Biomass energy is a method in which you can burn organic materials to produce power. This power can be converted into gas or electricity – the type of power that almost every homeowner in the UK depends on.
The way in which biomass energy is created can be a complicated and lengthy process, but there are many different biomass plants all over the country that are supplying energy to homes and businesses.
We share everything you need to know about biomass energy and how it can impact your energy consumption:
Biomass materials can be derived from living organisms or things that have once lived.
Known as ‘natural material’, biomass products are more often than not made from plant-based materials but can include a variety of different substances, including the following:
Biomass energy is more common than people may realise with many homeowners already burning these materials for heat. The fireplace that forms the centre of many living and communal spaces burns wood in order for heat energy to be released – the start of the biomass cycle!
To create energy that can be converted into practical power supplies, the biomass materials are burned. When heat energy is given off the burning waste it is directed to turbines with pipes.
These pipes then turn a number of blades, turbines and generators – all of which are made from a series of coils and magnets. This then produces and electrical charge when the magnetic fields producing electricity and being stored as power.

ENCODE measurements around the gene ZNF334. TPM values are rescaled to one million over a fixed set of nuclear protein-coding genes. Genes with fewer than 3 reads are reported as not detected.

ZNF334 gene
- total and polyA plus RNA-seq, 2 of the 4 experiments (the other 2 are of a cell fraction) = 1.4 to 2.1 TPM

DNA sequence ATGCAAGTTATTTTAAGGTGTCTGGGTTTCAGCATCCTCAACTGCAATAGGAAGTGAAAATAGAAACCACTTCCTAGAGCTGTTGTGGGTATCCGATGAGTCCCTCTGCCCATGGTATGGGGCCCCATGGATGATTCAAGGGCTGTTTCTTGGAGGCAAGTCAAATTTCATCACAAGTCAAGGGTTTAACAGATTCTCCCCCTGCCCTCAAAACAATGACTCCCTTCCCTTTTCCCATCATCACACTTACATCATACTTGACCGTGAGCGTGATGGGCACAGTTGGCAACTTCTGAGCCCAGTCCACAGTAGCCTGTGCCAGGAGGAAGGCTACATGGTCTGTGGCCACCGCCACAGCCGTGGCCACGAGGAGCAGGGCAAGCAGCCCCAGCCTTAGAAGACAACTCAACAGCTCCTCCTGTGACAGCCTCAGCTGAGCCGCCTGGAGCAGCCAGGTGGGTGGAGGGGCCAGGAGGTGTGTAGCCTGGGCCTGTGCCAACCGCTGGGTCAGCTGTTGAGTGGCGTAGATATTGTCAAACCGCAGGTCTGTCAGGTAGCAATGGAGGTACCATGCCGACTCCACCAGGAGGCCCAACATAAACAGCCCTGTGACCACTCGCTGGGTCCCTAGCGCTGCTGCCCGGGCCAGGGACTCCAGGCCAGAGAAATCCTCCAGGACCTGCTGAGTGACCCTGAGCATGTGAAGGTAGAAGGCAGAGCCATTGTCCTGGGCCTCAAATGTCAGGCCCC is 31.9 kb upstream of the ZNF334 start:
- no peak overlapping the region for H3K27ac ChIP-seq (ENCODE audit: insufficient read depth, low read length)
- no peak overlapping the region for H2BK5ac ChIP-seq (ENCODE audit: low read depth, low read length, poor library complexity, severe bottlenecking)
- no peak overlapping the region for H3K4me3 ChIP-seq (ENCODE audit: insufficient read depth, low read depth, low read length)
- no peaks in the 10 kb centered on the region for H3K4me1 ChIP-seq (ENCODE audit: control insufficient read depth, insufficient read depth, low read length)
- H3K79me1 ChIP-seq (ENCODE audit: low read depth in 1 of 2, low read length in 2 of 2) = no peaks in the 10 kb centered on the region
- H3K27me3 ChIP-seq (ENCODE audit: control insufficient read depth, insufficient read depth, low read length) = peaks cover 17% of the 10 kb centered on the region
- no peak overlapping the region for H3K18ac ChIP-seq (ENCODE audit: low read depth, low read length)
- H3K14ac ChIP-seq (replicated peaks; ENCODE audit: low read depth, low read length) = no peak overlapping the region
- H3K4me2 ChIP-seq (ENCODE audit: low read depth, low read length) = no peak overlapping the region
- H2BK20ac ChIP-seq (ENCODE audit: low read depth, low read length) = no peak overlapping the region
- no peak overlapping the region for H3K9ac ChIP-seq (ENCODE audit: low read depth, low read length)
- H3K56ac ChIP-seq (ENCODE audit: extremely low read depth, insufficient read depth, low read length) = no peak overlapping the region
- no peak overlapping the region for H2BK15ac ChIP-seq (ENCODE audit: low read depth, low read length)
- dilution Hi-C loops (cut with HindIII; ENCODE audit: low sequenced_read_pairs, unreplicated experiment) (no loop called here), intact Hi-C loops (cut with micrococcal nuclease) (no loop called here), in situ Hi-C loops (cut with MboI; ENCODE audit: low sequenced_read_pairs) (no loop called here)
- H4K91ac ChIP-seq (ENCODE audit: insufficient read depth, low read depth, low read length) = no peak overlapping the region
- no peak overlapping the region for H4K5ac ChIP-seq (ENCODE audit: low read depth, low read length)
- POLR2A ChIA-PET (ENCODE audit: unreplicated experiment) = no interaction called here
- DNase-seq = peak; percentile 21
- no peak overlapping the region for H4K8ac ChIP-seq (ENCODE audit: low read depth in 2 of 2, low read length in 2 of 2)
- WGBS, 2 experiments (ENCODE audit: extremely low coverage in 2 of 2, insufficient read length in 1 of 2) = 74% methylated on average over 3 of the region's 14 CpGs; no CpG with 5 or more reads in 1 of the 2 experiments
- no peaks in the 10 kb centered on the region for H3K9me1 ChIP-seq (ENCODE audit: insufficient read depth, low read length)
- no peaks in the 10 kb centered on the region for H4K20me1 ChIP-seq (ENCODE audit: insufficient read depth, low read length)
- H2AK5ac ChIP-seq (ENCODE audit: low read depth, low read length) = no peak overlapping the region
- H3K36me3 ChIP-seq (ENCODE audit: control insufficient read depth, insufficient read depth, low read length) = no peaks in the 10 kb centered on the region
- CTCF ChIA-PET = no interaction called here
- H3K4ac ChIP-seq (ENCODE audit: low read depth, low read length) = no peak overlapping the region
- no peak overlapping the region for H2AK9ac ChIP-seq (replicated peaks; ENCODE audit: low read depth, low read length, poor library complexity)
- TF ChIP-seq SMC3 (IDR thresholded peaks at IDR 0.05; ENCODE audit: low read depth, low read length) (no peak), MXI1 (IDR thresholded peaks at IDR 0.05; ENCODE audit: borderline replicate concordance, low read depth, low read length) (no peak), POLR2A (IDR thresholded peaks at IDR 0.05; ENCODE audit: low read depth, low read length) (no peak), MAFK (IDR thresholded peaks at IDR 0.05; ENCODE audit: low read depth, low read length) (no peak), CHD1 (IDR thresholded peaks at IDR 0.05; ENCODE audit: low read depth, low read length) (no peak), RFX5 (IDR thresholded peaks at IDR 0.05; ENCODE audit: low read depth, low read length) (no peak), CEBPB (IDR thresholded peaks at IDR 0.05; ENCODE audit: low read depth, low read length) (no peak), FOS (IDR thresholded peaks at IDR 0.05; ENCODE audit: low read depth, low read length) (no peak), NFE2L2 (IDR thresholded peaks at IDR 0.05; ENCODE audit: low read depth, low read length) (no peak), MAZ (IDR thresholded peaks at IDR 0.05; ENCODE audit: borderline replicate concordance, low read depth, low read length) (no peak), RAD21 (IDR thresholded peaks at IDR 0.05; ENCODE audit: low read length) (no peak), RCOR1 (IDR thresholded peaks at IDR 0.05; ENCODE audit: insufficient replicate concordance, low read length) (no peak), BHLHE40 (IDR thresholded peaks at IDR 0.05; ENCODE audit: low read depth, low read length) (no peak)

This method of obtaining and transforming heat energy into power that can be used for gas and electricity purposes is sustainable due to its low cost and simple process.
Materials that are able to rot and decay (such as waste, animals and food) can also release the energy needed to supply power.
When these materials decay, a gas called methane is released. This methane gas can spark a similar sequence than the burning does when capture in a microturbine machine and create an electrical charge that can be transformed into power.
Biomass energy is a source of renewable power, meaning it will never run out.
Unlike the burning of fossil fuels like oil, gas and coal, they will never run out of supply and show no signs on having a negative impact on the environment throughout production.
In 2013, over 556 thousand tonnes of waste was converted into biomass energy with this number is set to rise thanks to its many environmentally-friendly benefits.
To enquire about how biomass can affect your home energy consumption, get in touch with Big Green Switch and let us help you on your journey to an energy efficient, sustainable and responsible home.